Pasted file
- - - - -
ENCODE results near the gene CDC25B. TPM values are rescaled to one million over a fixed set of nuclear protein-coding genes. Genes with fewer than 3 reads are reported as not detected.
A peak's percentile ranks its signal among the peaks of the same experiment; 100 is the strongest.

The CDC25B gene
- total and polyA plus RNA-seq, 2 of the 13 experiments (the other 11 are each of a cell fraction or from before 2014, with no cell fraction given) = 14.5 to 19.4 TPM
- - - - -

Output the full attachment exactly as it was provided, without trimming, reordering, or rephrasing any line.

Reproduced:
ENCODE results near the gene CDC25B. TPM values are rescaled to one million over a fixed set of nuclear protein-coding genes. Genes with fewer than 3 reads are reported as not detected.
A peak's percentile ranks its signal among the peaks of the same experiment; 100 is the strongest.

The CDC25B gene
- total and polyA plus RNA-seq, 2 of the 13 experiments (the other 11 are each of a cell fraction or from before 2014, with no cell fraction given) = 14.5 to 19.4 TPM